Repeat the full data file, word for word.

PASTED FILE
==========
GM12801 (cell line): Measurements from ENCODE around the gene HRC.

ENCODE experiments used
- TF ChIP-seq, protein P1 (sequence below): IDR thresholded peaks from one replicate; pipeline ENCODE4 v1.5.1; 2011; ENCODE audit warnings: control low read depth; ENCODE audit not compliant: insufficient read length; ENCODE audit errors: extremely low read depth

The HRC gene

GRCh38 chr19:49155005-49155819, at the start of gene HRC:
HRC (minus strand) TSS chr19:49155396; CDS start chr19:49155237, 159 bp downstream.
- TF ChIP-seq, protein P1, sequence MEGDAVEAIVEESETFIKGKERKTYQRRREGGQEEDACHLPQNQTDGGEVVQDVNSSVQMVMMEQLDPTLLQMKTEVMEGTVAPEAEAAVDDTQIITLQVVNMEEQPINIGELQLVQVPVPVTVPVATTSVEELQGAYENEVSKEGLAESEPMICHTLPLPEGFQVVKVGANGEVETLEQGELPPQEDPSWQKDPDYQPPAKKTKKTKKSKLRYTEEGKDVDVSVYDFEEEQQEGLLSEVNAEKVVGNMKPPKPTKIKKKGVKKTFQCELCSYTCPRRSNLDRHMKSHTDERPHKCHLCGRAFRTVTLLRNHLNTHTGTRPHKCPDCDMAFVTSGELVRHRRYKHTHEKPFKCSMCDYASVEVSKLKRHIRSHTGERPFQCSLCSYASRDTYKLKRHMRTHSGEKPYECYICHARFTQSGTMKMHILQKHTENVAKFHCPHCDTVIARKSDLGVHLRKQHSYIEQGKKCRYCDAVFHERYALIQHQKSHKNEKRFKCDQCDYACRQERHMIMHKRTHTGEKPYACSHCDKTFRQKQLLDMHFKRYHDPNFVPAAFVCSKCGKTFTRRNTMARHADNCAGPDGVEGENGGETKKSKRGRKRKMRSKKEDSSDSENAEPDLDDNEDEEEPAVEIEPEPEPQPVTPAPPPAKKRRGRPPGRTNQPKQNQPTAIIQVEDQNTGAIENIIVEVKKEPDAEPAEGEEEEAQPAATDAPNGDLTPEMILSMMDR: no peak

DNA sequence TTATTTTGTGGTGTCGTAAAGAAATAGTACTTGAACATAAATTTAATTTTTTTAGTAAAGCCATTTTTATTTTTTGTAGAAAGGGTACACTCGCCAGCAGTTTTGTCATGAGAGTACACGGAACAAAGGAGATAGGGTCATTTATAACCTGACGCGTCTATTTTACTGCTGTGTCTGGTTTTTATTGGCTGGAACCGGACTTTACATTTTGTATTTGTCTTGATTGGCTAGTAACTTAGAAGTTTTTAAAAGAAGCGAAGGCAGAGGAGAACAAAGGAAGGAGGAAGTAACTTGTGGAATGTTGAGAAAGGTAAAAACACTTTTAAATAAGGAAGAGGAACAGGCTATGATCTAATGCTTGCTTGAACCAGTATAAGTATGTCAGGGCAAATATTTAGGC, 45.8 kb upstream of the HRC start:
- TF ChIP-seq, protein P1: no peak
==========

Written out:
GM12801 (cell line): Measurements from ENCODE around the gene HRC.

ENCODE experiments used
- TF ChIP-seq, protein P1 (sequence below): IDR thresholded peaks from one replicate; pipeline ENCODE4 v1.5.1; 2011; ENCODE audit warnings: control low read depth; ENCODE audit not compliant: insufficient read length; ENCODE audit errors: extremely low read depth

The HRC gene

GRCh38 chr19:49155005-49155819, at the start of gene HRC:
HRC (minus strand) TSS chr19:49155396; CDS start chr19:49155237, 159 bp downstream.
- TF ChIP-seq, protein P1, sequence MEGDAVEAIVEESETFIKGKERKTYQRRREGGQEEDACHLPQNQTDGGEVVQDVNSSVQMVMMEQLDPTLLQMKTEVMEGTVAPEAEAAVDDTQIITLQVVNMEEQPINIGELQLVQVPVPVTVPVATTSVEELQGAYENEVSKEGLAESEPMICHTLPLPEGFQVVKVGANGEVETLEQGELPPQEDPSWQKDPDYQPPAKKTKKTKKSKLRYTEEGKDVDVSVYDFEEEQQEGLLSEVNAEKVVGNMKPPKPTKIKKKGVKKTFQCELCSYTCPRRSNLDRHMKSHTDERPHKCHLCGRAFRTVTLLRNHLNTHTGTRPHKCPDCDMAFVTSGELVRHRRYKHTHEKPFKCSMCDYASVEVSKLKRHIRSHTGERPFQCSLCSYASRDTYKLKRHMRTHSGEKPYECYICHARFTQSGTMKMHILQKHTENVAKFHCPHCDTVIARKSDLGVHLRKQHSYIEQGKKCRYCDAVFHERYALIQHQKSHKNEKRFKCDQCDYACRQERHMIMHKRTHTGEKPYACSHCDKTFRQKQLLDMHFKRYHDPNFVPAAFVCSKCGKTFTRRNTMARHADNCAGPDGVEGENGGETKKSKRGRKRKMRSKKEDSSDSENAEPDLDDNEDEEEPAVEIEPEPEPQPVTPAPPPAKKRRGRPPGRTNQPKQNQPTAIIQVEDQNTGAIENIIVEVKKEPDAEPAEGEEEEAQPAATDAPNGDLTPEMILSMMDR: no peak

DNA sequence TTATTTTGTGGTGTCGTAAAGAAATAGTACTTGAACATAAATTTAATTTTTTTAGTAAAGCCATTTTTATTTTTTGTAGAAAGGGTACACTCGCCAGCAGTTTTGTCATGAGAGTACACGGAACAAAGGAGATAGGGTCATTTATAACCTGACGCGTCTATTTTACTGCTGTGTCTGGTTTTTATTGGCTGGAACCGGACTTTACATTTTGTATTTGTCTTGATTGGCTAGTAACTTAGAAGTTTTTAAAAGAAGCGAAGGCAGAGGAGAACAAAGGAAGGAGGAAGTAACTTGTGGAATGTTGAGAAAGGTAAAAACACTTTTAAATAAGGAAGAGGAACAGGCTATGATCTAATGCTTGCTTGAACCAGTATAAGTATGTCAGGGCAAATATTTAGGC, 45.8 kb upstream of the HRC start:
- TF ChIP-seq, protein P1: no peak